My study sets out to examine the potential link and affinities between two ancient Graeco-Roman resilient cities, Olynthus and Potidaea. It focuses on the impact of natural catastrophes and violence on the societies of these cities. Both cities suffered great losses or disappeared as a result of destruction, but also gained the advantage of revival. My purpose is to investigate the capacity of Olynthus and Potidaea in exhibiting successful and diverse patterns of resilience, while enduring siege, war, hunger, and seaquake. Towards this goal, I examine the interactive relation of the two resilient cities in question, aiming to introduce an integrated, multi-disciplinary approach to the crucial factors that largely defined Potidaea and Olynthus geographically, politically, and historically as two cities embracing a sustainable and resilient environment.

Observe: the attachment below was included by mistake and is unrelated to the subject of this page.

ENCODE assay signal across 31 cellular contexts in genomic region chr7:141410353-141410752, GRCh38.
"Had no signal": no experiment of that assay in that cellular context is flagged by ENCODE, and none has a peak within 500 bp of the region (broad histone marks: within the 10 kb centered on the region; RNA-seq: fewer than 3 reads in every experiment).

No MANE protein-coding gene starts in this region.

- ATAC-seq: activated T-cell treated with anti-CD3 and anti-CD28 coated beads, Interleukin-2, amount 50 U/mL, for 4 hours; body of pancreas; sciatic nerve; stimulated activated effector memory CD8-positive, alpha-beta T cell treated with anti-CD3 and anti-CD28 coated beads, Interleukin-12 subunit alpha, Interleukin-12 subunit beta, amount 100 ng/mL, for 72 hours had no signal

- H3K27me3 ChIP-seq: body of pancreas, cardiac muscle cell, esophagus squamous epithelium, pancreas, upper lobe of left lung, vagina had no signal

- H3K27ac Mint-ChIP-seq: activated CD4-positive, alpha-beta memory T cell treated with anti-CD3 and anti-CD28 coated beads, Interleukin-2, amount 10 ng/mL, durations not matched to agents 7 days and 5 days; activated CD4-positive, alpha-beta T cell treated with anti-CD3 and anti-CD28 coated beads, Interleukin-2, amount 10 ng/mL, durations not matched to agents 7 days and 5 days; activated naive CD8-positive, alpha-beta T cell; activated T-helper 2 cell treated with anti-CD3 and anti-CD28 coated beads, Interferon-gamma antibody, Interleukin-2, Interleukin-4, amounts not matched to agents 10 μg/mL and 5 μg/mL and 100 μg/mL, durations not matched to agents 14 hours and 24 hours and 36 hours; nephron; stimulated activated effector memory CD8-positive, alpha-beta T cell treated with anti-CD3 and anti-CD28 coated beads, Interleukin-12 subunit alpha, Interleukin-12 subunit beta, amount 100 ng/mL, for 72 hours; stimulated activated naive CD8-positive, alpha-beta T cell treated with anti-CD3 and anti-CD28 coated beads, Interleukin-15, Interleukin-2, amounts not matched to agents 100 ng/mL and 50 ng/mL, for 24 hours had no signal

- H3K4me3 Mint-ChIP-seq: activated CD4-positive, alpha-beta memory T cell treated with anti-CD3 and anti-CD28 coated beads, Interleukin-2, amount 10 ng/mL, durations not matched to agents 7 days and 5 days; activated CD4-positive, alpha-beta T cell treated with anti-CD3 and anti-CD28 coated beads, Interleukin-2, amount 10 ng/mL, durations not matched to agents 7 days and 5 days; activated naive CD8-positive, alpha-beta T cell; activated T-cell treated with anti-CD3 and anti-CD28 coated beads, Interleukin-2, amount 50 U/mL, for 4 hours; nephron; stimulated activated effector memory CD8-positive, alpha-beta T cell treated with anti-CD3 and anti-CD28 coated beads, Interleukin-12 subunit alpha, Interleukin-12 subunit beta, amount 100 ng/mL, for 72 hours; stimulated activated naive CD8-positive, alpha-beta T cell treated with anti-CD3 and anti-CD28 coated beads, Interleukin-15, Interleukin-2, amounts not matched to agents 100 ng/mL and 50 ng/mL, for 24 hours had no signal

Maria G. Xanthou is a Senior Research Associate at the University of Bristol, teaches history of Greek civilization and culture at the Hellenic Open University, and is a Research Associate in Pindaric Studies at Harvard CHS. She taught Greek language and literature at the University of Leeds, Ancient History at the University of Bristol, and Greek and Latin languages, Literature, Ancient History, and Digital Classics at Aristotle University of Thessaloniki. She was an Adjunct Lecturer at the Open University of Cyprus and worked as a Research Associate of the Centre for Greek Language, Thessaloniki. Her interests lie within the intersection of ancient history, material culture, and classical philology, and include epichoric identities in the coastline of Northern Greece, resilience in ancient communities and urban clusters, history of emotions, Greek lyric poetry, both monodic and choral (Stesichorus, Pindar, and Bacchylides), Aristophanic and Attic comedy (5th c. BCE), Attic rhetoric (Isocrates), history of classical scholarship (German classical scholarship of the 19th c.), textual criticism, literary theory, ancient theory of rhetoric (definition and use of asyndeton), and e-learning.

Respondent: Marc Domingo Gygax, Classics